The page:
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EPA funding to continue mining cleanup in Southwest Mo.

Sunday, October 26, 2008 | 5:52 p.m. CDT

CARTERVILLE — Only 75 acres of former mining land have been cleaned up, but it's a start that Carterville Mayor Dale Davenport hopes will continue until the project is finished.

"So far, it's looking pretty good," he said. "They're seeding it now, and that has set it off. What I have seen there will help the looks of both Carterville and Webb City. It was something that needed to be taken care of a long time ago."

The cleanup of the mined land along old Route 66 between Carterville and Webb City is nearing completion, according to the contractor, Snyder Construction Co. of Joplin.

The one-year project, which was funded by the U.S. Environmental Protection Agency through its Superfund program, originally was to have cost about $1.9 million. But the volume of lead-and zinc-mining wastes that required removal was double what was estimated, and the cost of fuel skyrocketed. The cost of the project ballooned to $3.8 million.

With this cleanup experience under its belt, Snyder Construction has been chosen by the EPA to receive a second contract to continue the cleanup of mine wastes in portions of Carterville and Webb City.

The next phase will tackle 400 acres on the north, west and south sides of the 75-acre tract that has been completed, said Jim Zerkel, spokesman for Snyder.

The EPA selected Snyder Construction to fulfill what could be a $50 million contract over five years. The EPA reviewed nine bids.

The fixed-unit-price contract has a one-year base period with four option years. Mark Doolan, project manager for the EPA, said the federal agency has approved a budget that provides $5 million a year to the project. He said the five-year timetable will more than likely be extended.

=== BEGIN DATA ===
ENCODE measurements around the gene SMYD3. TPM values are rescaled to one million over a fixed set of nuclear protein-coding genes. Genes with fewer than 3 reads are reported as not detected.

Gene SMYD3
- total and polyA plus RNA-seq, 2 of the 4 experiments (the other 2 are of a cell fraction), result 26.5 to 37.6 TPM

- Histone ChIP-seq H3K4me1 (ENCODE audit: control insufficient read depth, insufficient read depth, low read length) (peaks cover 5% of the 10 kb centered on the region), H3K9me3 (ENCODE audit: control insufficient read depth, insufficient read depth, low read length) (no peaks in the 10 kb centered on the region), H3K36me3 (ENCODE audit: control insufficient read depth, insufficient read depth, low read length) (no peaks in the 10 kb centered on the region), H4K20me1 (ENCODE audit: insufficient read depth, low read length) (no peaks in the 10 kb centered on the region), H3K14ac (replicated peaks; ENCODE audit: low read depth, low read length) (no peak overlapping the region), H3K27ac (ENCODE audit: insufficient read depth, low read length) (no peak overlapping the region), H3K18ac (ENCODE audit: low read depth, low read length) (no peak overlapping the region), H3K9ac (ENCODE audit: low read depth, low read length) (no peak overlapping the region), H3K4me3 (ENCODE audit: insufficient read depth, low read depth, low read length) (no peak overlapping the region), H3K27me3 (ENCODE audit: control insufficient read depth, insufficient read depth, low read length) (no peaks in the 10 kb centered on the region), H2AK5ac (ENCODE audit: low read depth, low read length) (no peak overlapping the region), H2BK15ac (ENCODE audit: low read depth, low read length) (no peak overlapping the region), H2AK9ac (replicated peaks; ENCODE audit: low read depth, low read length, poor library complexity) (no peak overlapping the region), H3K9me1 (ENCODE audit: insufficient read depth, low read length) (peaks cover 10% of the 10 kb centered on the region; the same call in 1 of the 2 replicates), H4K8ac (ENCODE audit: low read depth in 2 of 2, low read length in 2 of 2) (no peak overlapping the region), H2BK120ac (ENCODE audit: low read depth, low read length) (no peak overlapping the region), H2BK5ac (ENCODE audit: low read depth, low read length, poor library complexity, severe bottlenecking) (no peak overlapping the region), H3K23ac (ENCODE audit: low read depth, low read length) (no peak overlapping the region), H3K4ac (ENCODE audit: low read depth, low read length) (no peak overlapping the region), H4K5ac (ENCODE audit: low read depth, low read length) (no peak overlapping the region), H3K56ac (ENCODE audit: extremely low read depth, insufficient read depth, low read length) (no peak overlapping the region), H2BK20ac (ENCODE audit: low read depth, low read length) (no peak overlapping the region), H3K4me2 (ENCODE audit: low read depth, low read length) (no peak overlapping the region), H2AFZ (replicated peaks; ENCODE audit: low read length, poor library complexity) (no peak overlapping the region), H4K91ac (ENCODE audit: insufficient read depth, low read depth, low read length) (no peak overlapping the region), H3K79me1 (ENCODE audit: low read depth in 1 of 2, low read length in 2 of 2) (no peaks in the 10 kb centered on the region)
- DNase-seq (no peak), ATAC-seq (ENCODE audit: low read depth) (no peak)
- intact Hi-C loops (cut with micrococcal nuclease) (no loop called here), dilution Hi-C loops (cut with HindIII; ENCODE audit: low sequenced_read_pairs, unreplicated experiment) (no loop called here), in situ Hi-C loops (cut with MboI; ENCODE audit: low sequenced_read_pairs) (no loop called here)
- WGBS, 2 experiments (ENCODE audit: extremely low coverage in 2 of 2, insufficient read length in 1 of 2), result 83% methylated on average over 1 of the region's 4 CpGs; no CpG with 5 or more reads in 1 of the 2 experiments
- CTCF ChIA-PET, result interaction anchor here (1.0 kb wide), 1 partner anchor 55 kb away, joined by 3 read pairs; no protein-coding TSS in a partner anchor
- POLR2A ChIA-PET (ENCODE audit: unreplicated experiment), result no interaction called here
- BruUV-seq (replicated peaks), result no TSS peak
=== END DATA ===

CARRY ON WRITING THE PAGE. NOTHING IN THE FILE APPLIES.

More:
"I think they are going to be here for a while," Davenport said. "But we're just excited to see that it is being cleaned up. This is a great opportunity for our town."

The EPA received a $33 million settlement from Asarco Corp. in connection with its mining activity in Jasper and Newton counties. Jasper County will receive $22 million and Newton County will receive $11 million for cleanup projects.

The new contract includes phases two through six of the cleanup. It addresses 6 million cubic yards of surface mine waste covering 2,000 acres, or about 50 percent of the acreage that was affected by lead and zinc mining in Jasper County.

The 75 acres that have been reclaimed have 15 property owners. Some building restrictions will be placed on the land. Developers will not be allowed to disturb areas where caps have been constructed over subsidence pits.

What crews with Snyder Construction discovered after the cleanup work began is that the site contained many shafts that were not evident on mining maps.

"That didn't surprise me any. There are a lot of shafts all over this place. They found a lot of things out there they did not anticipate," Davenport said.

The cleanup includes disposal of mine waste in mine subsidence pits, covering the filled pits with an 18-inch soil cap, and planting native warm-season grasses.

The mining sites are being cleaned up because elevated levels of lead in the environment, particularly in soil, can pose a threat to public health, especially to children 6 and younger, pregnant women, and the elderly.

The EPA has been doing cleanup work in Jasper County since 1994. The Jasper County Superfund Site represents the Missouri portion of the historic Tri-State Mining District, encompassing 2,500 square miles in southeast Kansas, northeast Oklahoma and southwest Missouri.


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